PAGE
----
Hidden in the mists of gamer hobbyist culture, the Temple of Git Gud was known as a place of brutal honesty. If a new convert could not make the cut, they were immediately told to, “Git good and try again.”
Over and over, a new convert would be beaten into submission with those words.
Life by life.
Death by death.
Level by level.
Until one day one progressed further than before, only to die again. In failure, those dreaded words would be uttered once more, “Git good and try again.”
There seems to be a genre of difficult games. Games built upon dexterity and perfection; games built upon imprinting moves into muscle memory. Ori and the Blind Forest was one of those games for me. Celeste, developed by Matt Makes Games, is another game of this genre. A genre built upon not just seeing the solution to the platforming puzzle but being able to execute that solution with perfection.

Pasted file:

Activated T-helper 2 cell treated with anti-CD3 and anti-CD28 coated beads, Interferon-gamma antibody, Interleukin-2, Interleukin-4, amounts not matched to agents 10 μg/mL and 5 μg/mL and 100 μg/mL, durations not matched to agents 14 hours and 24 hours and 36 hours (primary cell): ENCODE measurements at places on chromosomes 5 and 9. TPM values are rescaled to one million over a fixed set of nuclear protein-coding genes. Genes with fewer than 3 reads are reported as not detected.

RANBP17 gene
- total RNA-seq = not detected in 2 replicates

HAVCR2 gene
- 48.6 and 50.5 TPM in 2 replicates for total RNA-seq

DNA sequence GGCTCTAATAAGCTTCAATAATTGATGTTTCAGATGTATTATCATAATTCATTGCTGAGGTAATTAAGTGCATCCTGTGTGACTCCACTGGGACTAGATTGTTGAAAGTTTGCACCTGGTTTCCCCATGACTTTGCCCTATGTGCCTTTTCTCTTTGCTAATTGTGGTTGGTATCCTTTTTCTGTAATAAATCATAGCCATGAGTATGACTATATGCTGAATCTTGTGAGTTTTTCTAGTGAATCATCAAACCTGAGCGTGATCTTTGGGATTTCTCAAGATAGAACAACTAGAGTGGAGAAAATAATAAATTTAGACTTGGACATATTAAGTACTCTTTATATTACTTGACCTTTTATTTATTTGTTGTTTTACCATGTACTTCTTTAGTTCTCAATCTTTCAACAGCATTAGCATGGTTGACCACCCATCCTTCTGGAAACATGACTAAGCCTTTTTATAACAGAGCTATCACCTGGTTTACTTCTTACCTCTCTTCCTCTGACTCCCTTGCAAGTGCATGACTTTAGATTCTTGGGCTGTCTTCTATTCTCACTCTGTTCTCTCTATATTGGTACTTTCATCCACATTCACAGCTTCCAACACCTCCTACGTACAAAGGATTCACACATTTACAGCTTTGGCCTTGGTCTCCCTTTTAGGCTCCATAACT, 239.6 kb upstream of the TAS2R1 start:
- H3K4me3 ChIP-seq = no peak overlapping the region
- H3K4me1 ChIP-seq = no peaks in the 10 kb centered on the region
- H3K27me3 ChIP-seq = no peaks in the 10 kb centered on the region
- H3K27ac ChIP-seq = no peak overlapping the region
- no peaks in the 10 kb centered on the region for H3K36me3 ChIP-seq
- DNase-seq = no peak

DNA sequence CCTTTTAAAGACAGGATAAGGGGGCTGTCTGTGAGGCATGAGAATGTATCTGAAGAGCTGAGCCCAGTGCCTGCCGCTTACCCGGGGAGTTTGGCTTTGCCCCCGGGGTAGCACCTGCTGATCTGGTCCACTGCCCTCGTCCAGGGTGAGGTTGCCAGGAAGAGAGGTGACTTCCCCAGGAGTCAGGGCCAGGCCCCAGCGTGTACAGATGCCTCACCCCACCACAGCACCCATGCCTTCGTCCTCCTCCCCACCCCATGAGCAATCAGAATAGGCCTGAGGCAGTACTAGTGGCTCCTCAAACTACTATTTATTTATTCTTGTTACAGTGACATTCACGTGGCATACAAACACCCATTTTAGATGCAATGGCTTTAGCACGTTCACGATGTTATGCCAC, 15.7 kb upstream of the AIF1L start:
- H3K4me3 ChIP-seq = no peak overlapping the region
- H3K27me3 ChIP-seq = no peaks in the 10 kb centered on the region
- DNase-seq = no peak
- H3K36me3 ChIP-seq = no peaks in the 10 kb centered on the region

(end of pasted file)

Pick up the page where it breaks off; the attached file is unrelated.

The developers of Celeste try to frame death as a learning device, not a penalty. A subtle shift in thinking for games of this genre.
And yet, everytime you load up the game, there is your total player death count staring at you. (Ignore the photo below, I have far exceeded 386 deaths by now.)
I struggle over my lack of progression in Celeste. I can spend 10-15 minutes on a single screen. Where I can see the solution to the platforming puzzle but lack the dexterity to pull off the required moves.
Is challenging myself with continual punishment fun?
Is fun even a part of the equation anymore?
I press on in Celeste, pushing myself to git good but questioning why.